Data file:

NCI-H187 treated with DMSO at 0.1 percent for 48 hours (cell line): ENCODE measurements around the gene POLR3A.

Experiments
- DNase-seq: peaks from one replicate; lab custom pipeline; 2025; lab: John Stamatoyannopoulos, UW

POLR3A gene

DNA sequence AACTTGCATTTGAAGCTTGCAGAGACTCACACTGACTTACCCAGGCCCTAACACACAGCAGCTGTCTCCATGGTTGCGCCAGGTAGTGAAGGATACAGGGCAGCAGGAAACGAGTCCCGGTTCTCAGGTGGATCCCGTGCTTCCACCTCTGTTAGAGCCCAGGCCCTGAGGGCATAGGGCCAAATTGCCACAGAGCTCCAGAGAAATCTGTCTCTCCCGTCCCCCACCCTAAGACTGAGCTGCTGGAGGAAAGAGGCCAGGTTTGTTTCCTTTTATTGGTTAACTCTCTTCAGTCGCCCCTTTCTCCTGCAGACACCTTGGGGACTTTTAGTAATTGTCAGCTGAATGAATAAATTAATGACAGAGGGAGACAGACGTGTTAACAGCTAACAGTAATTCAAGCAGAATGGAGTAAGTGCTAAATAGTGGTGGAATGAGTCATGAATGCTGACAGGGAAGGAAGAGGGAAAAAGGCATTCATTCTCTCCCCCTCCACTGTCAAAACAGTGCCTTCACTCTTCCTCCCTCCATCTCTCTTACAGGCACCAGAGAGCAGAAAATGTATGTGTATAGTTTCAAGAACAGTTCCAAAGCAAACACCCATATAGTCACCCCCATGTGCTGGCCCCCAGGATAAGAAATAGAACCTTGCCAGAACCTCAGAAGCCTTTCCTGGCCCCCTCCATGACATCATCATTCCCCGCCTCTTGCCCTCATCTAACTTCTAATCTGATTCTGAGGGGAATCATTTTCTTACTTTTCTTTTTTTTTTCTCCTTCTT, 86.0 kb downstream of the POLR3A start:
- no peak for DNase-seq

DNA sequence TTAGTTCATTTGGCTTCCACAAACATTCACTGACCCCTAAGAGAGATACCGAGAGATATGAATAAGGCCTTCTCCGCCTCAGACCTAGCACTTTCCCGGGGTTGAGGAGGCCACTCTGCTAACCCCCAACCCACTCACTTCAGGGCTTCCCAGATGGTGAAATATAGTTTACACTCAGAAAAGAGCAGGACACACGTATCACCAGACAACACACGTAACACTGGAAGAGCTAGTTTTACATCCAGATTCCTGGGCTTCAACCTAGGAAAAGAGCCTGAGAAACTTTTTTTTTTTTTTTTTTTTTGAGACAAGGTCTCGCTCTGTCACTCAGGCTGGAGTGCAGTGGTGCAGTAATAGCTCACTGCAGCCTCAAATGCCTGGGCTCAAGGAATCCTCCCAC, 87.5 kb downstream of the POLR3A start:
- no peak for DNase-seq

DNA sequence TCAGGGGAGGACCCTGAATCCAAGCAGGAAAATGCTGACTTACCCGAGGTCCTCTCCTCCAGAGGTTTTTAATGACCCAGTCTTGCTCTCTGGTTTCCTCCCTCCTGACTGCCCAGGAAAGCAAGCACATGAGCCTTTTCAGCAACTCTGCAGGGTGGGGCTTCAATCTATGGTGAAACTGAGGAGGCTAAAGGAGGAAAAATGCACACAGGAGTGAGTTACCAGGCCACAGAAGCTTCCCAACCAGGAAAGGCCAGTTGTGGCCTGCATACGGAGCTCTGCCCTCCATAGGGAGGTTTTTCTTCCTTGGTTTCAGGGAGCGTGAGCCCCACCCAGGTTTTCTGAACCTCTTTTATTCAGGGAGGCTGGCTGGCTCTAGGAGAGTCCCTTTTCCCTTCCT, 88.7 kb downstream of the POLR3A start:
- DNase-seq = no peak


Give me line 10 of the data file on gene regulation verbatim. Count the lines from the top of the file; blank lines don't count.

- DNase-seq = no peak